Anaerobic Threshold more commonly referred to as Lactate Threshold is an often misunderstood term. A greater understanding of Lactate Threshold will offer great benefits to endurance athletes. In the following article I will explain in simple terminology Lactate Threshold. How a runner can determine Lactate Threshold pace. And ways to better optimize your Lactate Threshold training.

The term Lactate Threshold or LT for short is the exercise intensity at which lactate starts to accumulate in the blood stream. This happens when it is produced faster than it can be removed. When exercising below the AT intensity any lactate produced by the muscles is removed by the body without it building up Lactate Threshold can be increased greatly with training.

A commonly held belief is that Lactate Threshold is exactly 85% of an endurance athlete s maximum heart rate. Lactate Threshold is actually a moving range. Depending on the fitness of an athlete this range will move up and down from 80-95% of maximum heart rate.

Determining your Lactate Threshold pace is crucial to gain its benefits. After a period of endurance running, referred to as base building. Begin to add runs that last approximately 20 minutes in length. LT pace will be at just below the pace when your leg muscles start to feel heavy. Another way to determine LT pace is by perceived effort. The perceived effort is just below the onset of a burning sensation in the leg muscles or lungs.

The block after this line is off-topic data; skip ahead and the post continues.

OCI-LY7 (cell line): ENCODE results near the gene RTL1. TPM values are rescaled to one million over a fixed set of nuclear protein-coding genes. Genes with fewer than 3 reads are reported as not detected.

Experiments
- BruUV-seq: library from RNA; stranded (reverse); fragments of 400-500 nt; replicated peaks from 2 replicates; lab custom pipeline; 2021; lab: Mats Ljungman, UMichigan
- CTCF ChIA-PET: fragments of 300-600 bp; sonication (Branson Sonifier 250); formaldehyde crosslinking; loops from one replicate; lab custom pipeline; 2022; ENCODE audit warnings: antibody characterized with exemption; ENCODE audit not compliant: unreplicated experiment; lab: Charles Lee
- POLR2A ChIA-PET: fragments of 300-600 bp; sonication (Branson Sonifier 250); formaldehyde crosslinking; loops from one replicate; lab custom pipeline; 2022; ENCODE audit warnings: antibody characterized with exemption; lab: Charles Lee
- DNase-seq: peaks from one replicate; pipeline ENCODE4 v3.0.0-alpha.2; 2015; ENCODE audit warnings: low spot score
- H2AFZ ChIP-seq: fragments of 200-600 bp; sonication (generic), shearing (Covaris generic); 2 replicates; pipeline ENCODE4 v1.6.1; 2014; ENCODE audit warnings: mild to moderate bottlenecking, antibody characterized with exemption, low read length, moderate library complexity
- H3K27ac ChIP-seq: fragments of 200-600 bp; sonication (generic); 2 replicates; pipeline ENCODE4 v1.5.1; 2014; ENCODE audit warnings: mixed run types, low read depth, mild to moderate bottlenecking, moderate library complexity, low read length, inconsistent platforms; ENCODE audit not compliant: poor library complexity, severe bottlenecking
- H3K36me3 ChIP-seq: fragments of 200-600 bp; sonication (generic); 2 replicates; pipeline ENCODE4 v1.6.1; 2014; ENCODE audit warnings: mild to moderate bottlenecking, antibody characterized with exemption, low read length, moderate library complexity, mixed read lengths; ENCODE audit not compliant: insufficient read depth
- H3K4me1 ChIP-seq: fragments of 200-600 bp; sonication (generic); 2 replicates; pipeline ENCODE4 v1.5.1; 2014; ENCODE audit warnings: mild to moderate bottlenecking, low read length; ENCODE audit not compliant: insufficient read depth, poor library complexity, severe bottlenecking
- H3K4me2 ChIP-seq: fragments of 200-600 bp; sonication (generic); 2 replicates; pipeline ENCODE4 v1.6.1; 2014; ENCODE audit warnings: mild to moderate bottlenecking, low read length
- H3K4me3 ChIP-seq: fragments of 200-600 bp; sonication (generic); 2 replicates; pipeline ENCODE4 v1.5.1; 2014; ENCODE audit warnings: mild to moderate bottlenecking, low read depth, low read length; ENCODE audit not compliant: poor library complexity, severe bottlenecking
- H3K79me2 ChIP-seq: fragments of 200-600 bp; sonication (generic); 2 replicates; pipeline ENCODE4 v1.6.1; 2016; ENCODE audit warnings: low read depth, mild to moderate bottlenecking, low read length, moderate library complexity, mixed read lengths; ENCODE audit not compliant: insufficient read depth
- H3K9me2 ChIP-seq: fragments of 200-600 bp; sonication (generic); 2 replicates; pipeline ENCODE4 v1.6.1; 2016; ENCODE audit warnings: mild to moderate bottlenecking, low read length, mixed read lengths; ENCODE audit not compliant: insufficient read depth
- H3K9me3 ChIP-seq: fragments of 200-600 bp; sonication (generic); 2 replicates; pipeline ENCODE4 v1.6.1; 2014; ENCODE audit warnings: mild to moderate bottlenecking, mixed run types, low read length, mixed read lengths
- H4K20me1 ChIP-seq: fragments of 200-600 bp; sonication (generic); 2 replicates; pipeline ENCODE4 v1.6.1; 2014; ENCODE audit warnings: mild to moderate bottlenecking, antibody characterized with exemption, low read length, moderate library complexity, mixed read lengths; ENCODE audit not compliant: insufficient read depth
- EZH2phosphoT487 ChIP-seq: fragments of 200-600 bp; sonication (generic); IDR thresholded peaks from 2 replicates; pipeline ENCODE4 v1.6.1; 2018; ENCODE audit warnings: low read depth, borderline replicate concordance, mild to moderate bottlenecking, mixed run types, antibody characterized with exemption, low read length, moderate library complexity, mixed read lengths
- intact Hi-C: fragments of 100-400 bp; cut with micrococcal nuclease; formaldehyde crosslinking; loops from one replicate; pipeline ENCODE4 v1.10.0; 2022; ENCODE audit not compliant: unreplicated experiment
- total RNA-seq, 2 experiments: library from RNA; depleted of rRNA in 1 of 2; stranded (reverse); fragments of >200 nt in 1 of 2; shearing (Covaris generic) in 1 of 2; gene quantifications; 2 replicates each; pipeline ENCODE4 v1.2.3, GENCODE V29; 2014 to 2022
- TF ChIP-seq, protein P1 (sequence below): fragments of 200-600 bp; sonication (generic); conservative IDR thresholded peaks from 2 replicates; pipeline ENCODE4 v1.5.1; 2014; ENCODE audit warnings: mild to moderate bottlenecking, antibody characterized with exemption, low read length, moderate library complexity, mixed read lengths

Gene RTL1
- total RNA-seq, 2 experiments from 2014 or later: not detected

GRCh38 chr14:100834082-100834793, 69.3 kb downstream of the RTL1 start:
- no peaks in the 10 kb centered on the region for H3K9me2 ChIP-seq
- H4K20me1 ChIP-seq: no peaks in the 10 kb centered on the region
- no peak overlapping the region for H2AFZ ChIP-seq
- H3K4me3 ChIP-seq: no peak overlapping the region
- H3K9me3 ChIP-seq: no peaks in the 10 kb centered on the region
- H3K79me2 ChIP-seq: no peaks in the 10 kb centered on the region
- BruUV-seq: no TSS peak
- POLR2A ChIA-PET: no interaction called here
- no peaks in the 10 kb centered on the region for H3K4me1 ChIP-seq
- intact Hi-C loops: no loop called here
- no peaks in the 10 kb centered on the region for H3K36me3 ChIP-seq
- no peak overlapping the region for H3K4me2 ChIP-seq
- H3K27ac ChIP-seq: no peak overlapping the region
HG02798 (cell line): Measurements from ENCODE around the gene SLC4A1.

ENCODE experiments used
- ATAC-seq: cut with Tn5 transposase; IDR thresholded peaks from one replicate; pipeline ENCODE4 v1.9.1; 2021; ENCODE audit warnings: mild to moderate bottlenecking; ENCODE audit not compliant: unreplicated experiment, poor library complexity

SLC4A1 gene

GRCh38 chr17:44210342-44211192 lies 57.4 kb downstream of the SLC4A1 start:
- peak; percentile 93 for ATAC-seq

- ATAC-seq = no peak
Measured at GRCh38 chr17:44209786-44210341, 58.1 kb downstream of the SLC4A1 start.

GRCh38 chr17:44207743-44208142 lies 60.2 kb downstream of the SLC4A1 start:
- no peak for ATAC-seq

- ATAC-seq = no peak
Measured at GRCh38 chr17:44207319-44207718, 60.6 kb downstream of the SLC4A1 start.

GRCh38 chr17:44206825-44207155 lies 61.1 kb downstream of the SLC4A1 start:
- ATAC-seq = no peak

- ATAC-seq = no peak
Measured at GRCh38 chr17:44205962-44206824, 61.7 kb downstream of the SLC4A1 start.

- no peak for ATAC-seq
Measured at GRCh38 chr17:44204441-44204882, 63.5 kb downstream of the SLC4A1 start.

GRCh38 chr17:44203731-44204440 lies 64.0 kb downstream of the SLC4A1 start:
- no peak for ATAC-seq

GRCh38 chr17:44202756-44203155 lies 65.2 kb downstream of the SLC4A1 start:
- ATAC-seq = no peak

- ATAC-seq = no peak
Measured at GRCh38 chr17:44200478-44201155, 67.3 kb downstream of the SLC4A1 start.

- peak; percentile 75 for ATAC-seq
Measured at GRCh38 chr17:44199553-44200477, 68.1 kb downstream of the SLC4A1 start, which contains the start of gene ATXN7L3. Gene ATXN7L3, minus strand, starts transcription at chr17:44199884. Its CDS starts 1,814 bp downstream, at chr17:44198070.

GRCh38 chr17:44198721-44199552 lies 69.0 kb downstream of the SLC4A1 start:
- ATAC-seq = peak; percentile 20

Runners can use heart rate monitors to determine their LT pace. Running a 5k race and taking the average heart rate minus 5 beats a very accurate Lactate Threshold effort can be determined.

For example a runner finishes a 5k race and checks the average heart rate for the race. An average heart rate of 157 is given. Subtracting 5 beats from this number will show an LT heart rate of 152.

When running tempo runs do not strain to run at the LT heart rate. The LT heart rate is the maximum heart rate to be achieved when running at tempo pace. Instead gradually increase the effort, until your perceived effort starts to feel uncomfortable. Starting out at too hard an effort will shorten the length of the tempo run.

A good rule of thumb to follow is to begin easily and as the body warms up increase the pace until the desired heart rate is obtained. Decrease pace when the upper limit of heart rate for tempo run is reached. Continue pace for 20 minutes.

As fitness improves lengthen time of your tempo run. Retest every 4 weeks to determine if threshold has risen. Your improvement will level off. This is normal; each person has their maximum level of improvement.